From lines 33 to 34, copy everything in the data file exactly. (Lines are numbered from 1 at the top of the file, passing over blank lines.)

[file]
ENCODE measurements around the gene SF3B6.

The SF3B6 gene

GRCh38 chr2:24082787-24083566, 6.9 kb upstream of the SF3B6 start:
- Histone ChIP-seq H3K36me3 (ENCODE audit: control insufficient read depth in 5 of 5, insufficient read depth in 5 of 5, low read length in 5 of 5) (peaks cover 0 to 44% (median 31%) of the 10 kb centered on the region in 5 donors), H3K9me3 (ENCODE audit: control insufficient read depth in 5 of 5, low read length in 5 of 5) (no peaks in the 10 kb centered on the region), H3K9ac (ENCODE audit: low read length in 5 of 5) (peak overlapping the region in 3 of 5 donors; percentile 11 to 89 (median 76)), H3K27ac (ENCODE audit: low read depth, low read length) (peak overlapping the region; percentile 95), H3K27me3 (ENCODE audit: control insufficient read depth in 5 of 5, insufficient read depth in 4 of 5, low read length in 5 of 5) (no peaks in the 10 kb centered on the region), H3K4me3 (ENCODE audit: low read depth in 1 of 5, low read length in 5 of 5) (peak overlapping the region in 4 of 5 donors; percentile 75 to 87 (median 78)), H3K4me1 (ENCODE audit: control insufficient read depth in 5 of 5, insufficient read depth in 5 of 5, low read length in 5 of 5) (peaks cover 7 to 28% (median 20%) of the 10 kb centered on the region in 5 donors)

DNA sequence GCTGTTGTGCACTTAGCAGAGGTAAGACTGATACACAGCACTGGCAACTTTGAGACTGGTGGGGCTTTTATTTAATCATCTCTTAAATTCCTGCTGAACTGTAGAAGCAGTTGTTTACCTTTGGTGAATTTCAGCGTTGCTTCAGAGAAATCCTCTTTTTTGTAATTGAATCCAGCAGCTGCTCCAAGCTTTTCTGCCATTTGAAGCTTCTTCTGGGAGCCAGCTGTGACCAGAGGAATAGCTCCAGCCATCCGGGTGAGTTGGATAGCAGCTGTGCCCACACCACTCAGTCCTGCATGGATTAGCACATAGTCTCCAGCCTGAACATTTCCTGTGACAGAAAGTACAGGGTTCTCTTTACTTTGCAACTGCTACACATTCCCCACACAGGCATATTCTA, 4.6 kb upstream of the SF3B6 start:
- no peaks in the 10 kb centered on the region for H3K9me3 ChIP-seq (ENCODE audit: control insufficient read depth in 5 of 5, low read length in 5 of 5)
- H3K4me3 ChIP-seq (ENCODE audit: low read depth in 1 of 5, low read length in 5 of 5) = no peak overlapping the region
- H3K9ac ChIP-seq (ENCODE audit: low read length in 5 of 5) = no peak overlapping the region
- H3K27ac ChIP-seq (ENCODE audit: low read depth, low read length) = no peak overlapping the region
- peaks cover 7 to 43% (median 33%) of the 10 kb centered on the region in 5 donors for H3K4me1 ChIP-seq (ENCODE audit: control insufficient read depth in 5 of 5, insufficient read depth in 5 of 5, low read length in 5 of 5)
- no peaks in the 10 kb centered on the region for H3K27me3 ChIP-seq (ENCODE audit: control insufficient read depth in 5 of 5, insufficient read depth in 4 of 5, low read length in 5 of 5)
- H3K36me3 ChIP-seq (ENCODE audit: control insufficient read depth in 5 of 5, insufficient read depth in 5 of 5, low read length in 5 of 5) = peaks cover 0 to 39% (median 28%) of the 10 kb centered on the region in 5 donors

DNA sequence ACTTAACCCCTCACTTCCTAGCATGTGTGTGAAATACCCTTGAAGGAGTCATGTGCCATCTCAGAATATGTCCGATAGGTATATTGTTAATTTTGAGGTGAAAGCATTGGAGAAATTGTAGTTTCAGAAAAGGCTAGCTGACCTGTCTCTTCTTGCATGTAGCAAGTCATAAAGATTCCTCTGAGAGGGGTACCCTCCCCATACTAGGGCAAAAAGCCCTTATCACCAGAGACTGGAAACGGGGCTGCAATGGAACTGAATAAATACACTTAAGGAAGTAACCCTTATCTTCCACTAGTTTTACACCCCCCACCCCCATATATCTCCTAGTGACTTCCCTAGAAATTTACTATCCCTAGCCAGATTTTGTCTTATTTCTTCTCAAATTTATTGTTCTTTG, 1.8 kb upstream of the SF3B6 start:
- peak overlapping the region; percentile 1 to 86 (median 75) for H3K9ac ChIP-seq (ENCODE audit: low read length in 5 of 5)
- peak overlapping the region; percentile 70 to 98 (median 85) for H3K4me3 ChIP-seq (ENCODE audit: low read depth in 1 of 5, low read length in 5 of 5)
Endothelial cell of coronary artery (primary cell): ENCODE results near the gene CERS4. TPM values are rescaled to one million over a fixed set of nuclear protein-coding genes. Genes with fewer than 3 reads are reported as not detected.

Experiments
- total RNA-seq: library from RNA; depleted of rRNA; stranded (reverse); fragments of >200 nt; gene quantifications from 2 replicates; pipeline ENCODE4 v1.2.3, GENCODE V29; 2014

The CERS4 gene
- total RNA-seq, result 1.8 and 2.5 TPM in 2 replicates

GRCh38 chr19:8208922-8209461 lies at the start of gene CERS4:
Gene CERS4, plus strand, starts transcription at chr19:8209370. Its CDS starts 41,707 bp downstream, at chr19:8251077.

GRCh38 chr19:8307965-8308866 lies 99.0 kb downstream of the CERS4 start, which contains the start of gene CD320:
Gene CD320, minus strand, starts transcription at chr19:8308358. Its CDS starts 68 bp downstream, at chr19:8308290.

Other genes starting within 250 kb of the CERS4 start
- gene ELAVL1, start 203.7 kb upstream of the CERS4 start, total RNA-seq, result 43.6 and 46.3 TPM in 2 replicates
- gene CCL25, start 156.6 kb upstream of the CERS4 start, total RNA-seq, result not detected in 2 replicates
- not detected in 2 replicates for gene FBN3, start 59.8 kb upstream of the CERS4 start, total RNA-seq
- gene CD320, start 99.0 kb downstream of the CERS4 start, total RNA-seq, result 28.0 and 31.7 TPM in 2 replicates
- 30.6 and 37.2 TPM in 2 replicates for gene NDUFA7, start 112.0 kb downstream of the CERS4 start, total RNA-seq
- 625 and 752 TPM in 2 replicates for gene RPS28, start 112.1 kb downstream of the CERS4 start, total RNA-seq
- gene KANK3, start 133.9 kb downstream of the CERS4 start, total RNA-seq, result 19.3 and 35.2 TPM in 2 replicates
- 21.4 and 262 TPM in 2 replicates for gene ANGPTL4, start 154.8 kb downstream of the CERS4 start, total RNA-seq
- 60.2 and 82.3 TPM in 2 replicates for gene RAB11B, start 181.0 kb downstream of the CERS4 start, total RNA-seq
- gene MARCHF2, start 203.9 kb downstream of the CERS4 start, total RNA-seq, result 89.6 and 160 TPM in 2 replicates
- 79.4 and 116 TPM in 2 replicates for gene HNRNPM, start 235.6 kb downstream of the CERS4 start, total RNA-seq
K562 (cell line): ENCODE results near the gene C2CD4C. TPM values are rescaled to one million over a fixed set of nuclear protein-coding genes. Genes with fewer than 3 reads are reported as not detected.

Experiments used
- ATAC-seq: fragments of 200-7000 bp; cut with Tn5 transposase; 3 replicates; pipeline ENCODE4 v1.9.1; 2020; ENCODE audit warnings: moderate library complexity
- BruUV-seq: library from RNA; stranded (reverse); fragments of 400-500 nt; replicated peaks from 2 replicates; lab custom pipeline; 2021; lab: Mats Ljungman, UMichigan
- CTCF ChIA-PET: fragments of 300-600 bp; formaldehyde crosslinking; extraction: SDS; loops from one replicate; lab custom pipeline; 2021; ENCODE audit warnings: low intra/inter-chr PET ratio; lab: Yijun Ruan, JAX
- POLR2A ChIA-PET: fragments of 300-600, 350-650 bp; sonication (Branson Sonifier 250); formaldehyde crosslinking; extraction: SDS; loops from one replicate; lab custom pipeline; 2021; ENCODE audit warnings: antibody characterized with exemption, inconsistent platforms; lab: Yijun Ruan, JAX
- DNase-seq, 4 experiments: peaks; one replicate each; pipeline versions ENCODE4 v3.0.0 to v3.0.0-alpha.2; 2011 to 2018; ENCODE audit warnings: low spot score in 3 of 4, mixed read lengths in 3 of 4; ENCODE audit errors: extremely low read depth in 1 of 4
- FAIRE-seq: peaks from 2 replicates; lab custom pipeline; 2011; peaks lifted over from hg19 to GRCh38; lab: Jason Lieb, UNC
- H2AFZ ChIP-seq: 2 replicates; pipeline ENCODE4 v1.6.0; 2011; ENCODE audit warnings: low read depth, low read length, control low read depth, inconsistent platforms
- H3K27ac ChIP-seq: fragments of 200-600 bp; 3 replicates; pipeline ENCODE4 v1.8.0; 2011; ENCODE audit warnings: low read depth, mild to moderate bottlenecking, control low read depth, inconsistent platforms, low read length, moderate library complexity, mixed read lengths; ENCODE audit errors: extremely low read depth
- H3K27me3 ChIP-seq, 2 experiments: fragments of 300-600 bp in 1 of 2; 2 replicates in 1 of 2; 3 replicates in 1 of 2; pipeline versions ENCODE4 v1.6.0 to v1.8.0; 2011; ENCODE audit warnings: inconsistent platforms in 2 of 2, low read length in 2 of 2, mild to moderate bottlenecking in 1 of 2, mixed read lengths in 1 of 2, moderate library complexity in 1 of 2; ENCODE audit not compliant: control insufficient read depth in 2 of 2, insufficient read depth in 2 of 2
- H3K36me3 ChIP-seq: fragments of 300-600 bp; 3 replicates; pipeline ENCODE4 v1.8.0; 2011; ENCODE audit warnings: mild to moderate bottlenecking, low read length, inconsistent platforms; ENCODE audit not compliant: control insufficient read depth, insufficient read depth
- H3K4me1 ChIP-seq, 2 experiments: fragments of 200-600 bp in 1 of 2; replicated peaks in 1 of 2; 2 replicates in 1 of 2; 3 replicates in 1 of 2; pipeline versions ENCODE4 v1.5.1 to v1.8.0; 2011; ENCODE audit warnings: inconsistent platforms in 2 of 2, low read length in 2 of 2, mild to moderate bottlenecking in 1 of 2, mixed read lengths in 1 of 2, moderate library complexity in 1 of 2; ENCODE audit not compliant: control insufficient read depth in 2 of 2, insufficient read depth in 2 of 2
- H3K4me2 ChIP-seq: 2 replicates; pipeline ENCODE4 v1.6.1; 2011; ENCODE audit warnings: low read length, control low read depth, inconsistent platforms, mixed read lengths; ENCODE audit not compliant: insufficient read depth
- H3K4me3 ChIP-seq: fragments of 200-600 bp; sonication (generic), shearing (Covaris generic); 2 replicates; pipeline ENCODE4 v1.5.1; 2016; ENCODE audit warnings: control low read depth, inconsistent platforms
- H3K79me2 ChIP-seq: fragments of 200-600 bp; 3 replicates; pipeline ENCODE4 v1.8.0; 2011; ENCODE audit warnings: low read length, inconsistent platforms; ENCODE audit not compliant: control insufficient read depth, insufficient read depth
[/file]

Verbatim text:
- 21.4 and 262 TPM in 2 replicates for gene ANGPTL4, start 154.8 kb downstream of the CERS4 start, total RNA-seq
- 60.2 and 82.3 TPM in 2 replicates for gene RAB11B, start 181.0 kb downstream of the CERS4 start, total RNA-seq